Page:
Despite the fact that (consensual) sex pretty much always feels good, many people around the world still refuse to use condoms, citing concern for diminished physical pleasure (aka "it just doesn't feel the same" logic). There are multiple obvious and likely results of unprotected sexual intercourse such as unwanted pregnancy and STI transmission, both of which pose massive public health concerns that, um, shouldn't really be concerns given the relatively wide availability of condoms.
But, alas, social stigmas are difficult to overcome, which is why Bill and Melinda Gates have stepped in to try to innovate a way around disparaged condom use. Last month, the billionaire couple's philanthropic foundation doled out $1.1 million in grant money to nearly a dozen contraceptive projects that aim to curb sex-related public health concerns around the world. Three of the projects focus primarily on women, who are disproportionately affected by HIV and other sexually transmitted infections in developing countries.
Two projects specifically set out to redesign the female condom, a contraceptive tool with a bad reputation -- but which, with some thoughtful tweaking, could be the key to protecting women around the world. “We hope that women can feel empowered,” Debby Herbenick, a sexual health scientist who is developing one of the designs, told Bloomberg News. “Female condoms give women a choice to say: ‘Okay, if you don’t want to wear one, I will.’”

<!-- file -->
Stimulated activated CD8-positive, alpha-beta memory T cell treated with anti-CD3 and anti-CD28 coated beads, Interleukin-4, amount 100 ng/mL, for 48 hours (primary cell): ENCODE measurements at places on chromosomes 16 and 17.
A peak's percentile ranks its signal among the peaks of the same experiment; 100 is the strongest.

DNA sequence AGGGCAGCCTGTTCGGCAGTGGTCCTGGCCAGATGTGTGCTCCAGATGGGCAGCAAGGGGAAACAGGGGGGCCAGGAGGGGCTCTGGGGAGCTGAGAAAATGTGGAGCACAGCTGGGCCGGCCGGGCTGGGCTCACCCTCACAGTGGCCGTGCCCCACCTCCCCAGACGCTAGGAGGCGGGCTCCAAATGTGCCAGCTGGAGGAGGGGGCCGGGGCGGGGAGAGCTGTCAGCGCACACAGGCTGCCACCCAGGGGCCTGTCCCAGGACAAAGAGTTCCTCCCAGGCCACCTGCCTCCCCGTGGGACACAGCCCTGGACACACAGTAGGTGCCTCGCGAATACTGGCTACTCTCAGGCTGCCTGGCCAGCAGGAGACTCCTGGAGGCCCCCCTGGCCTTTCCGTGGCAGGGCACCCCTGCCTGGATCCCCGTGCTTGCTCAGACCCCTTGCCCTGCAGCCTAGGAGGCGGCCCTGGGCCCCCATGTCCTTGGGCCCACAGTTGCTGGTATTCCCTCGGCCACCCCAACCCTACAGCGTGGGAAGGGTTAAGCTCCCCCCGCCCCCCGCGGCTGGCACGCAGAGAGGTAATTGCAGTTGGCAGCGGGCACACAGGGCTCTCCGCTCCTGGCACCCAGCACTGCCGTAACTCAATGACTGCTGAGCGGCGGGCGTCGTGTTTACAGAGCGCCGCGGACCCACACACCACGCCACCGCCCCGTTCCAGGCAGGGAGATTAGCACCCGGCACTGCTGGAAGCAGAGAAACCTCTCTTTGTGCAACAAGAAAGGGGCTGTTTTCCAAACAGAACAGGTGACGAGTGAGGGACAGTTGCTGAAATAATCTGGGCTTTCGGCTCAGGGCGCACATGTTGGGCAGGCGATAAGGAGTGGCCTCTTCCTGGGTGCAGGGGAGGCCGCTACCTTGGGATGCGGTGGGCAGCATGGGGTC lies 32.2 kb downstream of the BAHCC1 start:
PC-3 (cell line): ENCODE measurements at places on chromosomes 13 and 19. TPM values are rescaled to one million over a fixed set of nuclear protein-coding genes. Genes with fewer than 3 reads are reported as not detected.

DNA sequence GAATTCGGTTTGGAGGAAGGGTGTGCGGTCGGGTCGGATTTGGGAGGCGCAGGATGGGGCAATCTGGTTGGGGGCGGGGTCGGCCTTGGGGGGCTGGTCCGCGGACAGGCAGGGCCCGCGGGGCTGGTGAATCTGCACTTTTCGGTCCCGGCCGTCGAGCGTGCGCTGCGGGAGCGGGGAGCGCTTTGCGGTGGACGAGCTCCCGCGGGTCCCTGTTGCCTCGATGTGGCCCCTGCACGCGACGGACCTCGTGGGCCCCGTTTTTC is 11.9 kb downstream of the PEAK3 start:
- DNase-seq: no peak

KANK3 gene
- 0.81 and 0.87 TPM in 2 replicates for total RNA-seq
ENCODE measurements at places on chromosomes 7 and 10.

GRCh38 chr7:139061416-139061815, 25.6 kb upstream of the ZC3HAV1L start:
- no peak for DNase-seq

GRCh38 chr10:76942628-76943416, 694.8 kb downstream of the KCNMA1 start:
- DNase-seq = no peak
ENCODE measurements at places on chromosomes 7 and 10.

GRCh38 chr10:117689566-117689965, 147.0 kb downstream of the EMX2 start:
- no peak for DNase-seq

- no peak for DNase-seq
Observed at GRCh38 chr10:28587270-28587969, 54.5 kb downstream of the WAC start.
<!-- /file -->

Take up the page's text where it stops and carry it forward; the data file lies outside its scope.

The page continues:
According to Herbenick, female condoms have yet to take off because most designs "just aren't built for women's bodies" and fit like a "sandwich bag." But her design, co-developed with researcher Frank Sadlo, will be similar to male latex condoms, but instead of gripping the penis, it will be sized and shaped to fit inside the vagina. Herbenick said the condom should increase pleasure for both partners, while at the same time allowing women to take contraceptive decisions into their own hands. Public health experts contend that a key reason for the disproportionate spread of STIs among women is that the decision to wear a condom is often entirely up to men, who can't always be depended on -- or told -- to wear them.
That's why the other female condom in development, designed by gynecologist Mache Seibel, incorporates features that will allow women to insert it hours before intercourse, to avoid any unwanted in-the-moment negotiation and keep control in the female's hands. Seibel's prototype has already been tested with favorable results; the final product will be air-infused so it stays fresh and in place as long as necessary, and, like Herbenick's, will also provide increased pleasure.
Other projects include a non-gender-specific insertable silicone condom that can be used for vaginal and anal use, as well as nanotextured male condoms and durable gel versions. All of the projects offer exciting prospects for global health gains, if they'll only catch on. If they do, it'll feel really good for everyone.